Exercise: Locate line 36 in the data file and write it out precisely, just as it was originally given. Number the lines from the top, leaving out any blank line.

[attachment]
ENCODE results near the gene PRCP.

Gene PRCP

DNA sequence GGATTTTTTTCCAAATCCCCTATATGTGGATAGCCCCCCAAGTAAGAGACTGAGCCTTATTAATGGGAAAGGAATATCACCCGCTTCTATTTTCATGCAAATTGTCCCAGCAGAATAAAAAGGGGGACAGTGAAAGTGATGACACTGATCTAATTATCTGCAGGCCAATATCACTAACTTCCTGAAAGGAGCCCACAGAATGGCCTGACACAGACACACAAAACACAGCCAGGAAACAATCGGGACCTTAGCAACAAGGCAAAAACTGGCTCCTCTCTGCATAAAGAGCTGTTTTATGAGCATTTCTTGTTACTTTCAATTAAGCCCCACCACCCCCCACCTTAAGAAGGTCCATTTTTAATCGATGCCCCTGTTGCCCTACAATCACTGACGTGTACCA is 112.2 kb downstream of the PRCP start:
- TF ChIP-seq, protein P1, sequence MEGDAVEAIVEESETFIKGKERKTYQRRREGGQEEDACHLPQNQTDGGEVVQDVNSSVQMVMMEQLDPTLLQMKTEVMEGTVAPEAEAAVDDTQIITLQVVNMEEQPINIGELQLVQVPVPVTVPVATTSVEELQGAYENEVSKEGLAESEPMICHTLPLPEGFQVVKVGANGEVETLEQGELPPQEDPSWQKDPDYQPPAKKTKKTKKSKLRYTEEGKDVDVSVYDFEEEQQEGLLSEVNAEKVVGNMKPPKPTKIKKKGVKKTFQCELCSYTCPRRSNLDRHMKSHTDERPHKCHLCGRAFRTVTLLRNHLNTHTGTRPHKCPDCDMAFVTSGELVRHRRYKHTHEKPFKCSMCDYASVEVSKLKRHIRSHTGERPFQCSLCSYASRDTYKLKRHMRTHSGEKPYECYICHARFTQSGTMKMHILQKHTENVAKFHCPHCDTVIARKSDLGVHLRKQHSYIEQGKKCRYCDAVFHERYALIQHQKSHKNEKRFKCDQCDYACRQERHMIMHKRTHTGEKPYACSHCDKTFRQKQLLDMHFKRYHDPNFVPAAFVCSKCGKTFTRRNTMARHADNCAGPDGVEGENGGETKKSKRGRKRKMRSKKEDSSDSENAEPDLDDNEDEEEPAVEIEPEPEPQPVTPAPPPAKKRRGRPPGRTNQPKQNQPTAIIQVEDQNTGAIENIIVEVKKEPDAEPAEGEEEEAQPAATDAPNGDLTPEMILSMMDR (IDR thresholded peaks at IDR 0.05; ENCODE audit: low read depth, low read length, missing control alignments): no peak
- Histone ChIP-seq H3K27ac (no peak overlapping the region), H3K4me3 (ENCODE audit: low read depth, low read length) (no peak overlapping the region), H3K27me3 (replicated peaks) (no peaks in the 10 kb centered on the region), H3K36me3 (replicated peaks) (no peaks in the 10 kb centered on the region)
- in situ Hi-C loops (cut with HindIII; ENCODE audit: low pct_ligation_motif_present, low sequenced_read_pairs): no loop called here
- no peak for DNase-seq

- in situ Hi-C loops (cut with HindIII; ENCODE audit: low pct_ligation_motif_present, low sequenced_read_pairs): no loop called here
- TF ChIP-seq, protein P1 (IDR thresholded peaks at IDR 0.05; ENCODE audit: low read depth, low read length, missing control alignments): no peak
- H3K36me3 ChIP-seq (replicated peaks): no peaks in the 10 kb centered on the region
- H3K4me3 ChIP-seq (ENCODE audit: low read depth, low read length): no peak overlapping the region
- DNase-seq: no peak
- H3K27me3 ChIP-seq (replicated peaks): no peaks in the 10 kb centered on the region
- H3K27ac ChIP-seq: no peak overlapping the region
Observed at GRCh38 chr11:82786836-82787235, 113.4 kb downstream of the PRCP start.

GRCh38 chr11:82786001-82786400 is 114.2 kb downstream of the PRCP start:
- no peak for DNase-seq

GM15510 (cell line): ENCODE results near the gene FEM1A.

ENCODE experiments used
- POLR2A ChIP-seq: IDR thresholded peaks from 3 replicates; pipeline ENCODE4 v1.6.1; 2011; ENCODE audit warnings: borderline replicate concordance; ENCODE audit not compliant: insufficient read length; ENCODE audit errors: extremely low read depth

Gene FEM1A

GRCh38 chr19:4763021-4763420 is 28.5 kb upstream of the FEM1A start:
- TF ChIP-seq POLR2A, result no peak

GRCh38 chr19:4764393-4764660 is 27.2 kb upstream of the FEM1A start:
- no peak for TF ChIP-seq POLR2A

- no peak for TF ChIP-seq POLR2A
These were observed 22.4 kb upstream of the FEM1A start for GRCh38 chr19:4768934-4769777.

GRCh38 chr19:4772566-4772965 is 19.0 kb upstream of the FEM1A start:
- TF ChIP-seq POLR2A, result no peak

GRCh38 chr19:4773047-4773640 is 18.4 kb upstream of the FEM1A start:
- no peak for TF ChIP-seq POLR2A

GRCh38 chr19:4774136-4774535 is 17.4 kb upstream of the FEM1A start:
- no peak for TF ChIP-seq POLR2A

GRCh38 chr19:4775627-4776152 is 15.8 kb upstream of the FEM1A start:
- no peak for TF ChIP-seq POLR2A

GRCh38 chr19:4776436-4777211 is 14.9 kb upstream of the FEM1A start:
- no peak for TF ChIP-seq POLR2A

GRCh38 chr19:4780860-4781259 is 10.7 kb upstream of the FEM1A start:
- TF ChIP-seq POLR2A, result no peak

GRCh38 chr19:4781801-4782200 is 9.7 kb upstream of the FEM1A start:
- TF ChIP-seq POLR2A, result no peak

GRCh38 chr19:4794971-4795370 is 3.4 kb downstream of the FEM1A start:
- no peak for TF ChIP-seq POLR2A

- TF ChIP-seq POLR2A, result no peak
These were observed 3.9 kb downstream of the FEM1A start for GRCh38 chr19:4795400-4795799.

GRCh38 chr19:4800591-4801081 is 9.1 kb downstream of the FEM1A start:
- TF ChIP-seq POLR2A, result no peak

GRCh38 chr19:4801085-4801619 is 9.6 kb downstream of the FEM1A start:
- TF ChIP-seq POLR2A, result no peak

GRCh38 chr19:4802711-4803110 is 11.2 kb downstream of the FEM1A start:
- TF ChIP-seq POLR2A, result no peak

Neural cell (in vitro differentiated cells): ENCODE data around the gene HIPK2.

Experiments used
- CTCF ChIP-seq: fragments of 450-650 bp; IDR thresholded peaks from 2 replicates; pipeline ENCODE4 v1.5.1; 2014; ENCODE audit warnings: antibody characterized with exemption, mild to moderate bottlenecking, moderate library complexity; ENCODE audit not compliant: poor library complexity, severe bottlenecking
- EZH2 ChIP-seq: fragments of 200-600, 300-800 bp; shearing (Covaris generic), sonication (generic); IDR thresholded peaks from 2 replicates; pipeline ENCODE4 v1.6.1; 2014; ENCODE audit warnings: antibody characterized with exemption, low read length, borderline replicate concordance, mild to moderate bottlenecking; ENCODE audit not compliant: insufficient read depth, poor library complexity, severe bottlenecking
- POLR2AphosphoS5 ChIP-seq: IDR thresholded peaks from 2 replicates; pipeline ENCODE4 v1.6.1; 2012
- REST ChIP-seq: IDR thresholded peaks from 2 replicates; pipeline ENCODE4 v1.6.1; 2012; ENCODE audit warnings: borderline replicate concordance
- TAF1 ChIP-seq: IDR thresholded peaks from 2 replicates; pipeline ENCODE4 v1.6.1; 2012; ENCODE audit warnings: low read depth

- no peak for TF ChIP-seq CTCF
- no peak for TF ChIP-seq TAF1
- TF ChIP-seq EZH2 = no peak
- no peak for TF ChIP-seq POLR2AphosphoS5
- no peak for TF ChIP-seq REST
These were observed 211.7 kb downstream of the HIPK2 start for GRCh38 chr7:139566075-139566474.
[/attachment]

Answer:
GRCh38 chr19:4776436-4777211 is 14.9 kb upstream of the FEM1A start: